EUGLOREH project
THE STATUS OF HEALTH IN THE EUROPEAN UNION:
TOWARDS A HEALTHIER EUROPE

FULL REPORT

PART II - HEALTH CONDITIONS

5. HEALTH IMPACTS OF NON COMMUNICABLE DISEASES AND RELATED TIME-TRENDS

5.11. Dermatological diseases

5.11.5. Control tools and policies

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5.11.5. Control tools and policies

 

Prevention of skin disease is still at an early stage, even though the knowledge to develop some more effective preventative strategies is already available. Thus, measures aiming at changing the public’s behaviour to avoid excessive sun exposure, to recognise the visible signs of melanoma and to seek advice at an early stage could already have a more substantial impact on this devastating disease. Other studies in Europe suggested that at least one third of children born from parents with an allergic disease can be prevented from developing atopic eczema through a range of measures intended at reducing allergic factors before or around birth (Mar and Marks, 2000).

Between the Third Ministerial Conference on Environment and Health in London 1999 and the Fourth Conference, held in Budapest in 2004, the WHO Regional Office for Europe traced the path for a public health policy response to reduce the burden of environment-related disease on children. The children’s environment and health action plan for Europe (CEHAPE) has set out measures aimed at various sectors to decrease environmental exposures and give priority to preventing atopic dermatitis and many other diseases such as asthma, neurodevelopmental disorders and birth defects, water- and food-related diseases, and injuries. Based on evidence on the whole WHO European Region, CEHAPE provides a framework in which Member States can develop national plans and policies adapted to their needs. This will contain tools for monitoring and implementation, core and extended sets of indicators and case studies, including examples of good practice and ways to increase access to environmental health information and education.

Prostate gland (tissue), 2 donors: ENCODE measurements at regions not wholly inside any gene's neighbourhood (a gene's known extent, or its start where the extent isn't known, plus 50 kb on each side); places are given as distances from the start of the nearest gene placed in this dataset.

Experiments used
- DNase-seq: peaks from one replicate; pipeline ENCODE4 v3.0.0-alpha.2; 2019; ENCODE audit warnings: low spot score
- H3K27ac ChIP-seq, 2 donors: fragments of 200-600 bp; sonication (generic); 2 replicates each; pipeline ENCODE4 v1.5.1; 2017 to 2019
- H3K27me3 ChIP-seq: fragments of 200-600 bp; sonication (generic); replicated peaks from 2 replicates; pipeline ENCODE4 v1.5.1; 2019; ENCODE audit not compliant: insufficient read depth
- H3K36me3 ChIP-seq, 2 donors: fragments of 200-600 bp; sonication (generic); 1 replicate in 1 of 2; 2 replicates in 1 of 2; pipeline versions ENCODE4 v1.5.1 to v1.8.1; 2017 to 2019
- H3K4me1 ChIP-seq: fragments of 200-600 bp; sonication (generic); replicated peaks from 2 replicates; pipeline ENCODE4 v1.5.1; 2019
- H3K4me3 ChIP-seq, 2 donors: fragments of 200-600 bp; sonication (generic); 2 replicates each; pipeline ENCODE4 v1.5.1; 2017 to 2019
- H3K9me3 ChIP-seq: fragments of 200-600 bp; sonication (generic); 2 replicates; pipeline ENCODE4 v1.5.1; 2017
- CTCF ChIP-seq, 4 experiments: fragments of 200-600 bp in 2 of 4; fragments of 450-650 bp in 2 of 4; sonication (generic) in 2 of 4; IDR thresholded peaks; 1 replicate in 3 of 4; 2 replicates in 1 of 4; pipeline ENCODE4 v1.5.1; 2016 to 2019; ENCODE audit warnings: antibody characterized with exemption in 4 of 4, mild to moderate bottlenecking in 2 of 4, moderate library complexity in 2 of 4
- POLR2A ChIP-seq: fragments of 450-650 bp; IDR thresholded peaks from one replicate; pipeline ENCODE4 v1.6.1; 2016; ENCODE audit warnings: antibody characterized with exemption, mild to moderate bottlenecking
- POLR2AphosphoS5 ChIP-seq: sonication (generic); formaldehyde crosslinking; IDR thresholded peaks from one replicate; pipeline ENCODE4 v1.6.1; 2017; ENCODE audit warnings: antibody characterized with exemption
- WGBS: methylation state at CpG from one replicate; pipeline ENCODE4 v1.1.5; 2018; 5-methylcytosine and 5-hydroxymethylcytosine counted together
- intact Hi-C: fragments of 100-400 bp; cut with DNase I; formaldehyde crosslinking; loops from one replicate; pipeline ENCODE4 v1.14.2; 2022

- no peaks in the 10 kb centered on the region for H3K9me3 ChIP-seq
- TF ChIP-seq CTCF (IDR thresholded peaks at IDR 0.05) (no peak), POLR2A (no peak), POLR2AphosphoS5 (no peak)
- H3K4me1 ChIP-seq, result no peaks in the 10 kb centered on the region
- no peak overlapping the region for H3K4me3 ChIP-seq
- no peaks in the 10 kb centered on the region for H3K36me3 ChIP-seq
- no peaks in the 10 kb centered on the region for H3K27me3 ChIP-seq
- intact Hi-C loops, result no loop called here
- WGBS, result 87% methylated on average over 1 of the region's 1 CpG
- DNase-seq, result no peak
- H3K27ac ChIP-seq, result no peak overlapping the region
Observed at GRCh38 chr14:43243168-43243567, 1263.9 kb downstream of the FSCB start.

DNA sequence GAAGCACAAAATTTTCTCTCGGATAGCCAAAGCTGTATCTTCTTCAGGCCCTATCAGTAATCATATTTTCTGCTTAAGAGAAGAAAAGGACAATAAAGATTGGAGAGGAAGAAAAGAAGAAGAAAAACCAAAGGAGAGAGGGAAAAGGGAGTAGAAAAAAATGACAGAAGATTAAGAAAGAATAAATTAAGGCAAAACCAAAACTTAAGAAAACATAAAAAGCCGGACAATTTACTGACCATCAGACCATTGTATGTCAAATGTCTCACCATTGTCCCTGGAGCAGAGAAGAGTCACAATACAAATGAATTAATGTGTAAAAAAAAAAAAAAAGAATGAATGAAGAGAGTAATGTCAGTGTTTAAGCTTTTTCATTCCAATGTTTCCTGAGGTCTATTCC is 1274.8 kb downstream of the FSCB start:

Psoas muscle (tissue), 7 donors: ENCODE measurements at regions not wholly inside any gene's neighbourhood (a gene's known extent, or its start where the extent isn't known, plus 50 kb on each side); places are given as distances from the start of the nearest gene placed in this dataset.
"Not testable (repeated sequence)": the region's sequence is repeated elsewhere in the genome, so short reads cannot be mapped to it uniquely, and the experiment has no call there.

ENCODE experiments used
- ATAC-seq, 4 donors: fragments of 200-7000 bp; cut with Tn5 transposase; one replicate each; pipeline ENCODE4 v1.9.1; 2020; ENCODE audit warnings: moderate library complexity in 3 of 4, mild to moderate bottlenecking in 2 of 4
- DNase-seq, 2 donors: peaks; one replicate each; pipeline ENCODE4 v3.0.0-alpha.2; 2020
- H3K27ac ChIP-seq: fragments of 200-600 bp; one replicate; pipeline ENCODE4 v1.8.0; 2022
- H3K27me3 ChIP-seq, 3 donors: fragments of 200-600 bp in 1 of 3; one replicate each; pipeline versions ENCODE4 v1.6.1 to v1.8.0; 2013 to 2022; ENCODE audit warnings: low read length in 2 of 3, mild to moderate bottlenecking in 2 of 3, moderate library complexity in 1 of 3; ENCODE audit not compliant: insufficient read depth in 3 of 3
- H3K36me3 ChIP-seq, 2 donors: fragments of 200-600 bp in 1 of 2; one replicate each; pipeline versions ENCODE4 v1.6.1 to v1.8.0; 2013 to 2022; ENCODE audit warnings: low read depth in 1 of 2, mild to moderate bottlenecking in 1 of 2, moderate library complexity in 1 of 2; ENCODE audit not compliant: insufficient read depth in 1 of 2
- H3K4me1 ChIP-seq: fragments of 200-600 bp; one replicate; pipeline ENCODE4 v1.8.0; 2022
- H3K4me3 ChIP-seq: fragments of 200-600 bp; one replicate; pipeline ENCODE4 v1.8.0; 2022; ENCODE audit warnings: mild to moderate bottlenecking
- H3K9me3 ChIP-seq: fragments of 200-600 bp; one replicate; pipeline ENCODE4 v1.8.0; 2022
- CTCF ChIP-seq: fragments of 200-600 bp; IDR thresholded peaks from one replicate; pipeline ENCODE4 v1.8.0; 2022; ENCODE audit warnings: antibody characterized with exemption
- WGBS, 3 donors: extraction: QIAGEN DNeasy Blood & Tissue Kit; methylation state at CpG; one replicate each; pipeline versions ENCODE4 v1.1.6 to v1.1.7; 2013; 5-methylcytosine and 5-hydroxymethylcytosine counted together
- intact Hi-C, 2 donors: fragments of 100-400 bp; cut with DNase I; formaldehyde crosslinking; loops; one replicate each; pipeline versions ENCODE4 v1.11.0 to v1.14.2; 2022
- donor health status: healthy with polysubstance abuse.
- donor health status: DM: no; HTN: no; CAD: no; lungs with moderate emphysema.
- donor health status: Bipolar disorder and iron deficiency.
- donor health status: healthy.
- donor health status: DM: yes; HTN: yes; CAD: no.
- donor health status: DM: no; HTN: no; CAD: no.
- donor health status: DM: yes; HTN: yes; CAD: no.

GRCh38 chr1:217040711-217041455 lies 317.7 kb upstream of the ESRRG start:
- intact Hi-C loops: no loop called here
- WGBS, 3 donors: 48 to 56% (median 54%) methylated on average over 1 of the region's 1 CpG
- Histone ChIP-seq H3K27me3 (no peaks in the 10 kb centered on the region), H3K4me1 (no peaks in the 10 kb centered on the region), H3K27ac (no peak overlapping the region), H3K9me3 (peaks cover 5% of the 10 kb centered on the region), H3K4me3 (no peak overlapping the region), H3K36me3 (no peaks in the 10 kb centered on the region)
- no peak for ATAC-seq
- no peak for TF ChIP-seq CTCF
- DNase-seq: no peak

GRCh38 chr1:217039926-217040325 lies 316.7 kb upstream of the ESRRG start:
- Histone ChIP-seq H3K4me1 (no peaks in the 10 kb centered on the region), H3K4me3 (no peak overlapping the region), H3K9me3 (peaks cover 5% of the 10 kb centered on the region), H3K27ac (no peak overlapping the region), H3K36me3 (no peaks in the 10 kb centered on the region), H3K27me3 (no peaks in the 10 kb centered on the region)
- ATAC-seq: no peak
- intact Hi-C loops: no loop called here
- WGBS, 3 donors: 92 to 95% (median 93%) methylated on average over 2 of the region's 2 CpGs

Also relevant in this context is the Environmental and Health Plan of the European Commission that puts a lot of emphasis on children.

 

Better labeling of cosmetic ingredients along with legislation to reduce harmful exposures, may play an important part in reducing contact dermatitis. In Denmark for instance, a legislation has been adopted to reduce nickel contact with the skin to reduce nickel dermatitis, which can affect up to 20% of young women. Infectious skin diseases, such as outbreaks of fungal infections of the scalp or head lice, are all preventable to some degree.

 

European countries have for years now been actively included in the European Academy of Dermatology and Venereology prevention campaign against melanoma entitled Euromelanoma Day. Several countries in Europe have agreed to participate by holding a screening day.

All of the participating centres in Europe will use the same questionnaires; all results will be collated and analyzed. The outcome of this initiative will be very interesting and even if only a small number of melanomas are picked up, the event should help us to further promote the general message of skin cancer prevention.

Moreover, the European Commission has launched an information initiative to alert consumers to a new sunscreen labelling regime. Sunscreen products protect from UV radiation and can be effective in preventing sun-burn and skin cancer. Consumers should, therefore, use sunscreens and clearer labelling should help consumers to make informed choices. Through this information campaign, the Commission is also seeking to remind consumers that there are several reasons why sunscreen products should be only one out of a number of measures to protect from sunray UV radiation.